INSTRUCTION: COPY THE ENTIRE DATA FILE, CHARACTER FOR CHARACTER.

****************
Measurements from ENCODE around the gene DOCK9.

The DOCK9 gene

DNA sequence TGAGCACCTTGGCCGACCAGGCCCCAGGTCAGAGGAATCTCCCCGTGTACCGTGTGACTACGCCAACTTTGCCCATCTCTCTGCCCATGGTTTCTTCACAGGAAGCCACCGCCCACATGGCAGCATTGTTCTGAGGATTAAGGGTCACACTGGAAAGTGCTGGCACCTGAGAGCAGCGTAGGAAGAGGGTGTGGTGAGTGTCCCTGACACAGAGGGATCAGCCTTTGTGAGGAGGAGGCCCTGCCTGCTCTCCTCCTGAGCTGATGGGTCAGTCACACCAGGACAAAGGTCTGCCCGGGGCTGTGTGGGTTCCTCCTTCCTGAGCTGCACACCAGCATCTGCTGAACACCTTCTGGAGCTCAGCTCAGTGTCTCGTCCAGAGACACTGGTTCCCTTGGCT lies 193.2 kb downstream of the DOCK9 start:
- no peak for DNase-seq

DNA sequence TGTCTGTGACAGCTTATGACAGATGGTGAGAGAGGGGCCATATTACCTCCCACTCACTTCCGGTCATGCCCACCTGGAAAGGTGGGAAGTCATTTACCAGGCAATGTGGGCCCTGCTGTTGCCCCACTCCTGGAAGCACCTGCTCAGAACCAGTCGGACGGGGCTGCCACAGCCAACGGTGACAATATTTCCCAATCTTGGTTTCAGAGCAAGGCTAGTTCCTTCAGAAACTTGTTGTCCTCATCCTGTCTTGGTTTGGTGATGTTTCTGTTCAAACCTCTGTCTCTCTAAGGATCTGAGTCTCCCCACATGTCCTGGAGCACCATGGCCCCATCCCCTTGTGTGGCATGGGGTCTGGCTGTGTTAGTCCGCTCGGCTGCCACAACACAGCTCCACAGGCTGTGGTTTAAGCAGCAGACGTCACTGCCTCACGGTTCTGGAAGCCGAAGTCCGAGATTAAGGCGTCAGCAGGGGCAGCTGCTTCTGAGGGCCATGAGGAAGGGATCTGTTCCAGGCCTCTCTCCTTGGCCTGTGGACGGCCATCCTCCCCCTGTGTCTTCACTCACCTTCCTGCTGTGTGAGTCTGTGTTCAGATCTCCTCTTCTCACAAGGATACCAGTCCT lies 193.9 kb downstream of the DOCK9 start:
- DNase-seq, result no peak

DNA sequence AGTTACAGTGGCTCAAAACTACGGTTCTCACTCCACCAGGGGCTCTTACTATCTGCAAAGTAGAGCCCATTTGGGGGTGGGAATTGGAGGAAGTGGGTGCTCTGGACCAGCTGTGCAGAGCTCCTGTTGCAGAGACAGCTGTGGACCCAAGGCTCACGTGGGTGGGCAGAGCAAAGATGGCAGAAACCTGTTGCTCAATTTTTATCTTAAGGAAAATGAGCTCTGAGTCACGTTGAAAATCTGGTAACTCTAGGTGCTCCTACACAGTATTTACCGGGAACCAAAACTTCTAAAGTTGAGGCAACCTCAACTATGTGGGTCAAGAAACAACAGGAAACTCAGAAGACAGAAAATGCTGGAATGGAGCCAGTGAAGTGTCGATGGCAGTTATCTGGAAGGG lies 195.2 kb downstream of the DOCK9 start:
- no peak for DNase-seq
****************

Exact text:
Measurements from ENCODE around the gene DOCK9.

The DOCK9 gene

DNA sequence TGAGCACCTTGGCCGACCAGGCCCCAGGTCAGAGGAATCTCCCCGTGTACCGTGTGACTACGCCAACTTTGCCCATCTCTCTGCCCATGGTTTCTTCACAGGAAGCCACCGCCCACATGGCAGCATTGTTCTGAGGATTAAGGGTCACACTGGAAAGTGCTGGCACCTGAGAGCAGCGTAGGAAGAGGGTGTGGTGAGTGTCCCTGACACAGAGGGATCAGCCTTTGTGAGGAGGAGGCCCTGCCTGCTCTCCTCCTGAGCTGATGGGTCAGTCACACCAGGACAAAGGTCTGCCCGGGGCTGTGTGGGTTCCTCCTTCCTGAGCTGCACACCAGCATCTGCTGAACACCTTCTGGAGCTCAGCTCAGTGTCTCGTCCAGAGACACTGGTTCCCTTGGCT lies 193.2 kb downstream of the DOCK9 start:
- no peak for DNase-seq

DNA sequence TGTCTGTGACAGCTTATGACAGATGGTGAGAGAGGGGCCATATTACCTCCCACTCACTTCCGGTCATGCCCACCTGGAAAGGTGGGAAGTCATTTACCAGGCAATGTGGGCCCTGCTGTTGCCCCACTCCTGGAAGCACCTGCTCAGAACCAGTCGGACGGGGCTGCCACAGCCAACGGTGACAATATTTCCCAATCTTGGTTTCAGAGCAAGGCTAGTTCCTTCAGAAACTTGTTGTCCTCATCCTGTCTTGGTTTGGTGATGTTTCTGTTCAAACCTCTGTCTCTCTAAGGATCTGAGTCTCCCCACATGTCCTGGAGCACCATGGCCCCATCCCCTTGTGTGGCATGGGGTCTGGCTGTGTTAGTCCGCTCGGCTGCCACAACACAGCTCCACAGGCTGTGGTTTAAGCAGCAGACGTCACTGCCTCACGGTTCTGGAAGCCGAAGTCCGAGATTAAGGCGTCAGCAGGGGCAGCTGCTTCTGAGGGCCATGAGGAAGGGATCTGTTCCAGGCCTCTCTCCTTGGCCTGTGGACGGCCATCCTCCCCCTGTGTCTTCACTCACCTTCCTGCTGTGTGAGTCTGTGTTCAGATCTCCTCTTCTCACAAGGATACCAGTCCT lies 193.9 kb downstream of the DOCK9 start:
- DNase-seq, result no peak

DNA sequence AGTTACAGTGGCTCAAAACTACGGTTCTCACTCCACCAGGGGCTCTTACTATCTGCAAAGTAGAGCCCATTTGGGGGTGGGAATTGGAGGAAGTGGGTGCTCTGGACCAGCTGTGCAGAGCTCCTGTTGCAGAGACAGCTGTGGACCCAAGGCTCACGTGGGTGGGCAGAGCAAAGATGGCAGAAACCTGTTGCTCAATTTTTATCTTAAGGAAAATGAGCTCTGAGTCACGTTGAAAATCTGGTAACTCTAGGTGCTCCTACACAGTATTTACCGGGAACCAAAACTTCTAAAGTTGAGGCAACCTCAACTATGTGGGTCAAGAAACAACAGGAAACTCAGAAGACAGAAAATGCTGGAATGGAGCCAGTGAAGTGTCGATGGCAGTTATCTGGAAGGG lies 195.2 kb downstream of the DOCK9 start:
- no peak for DNase-seq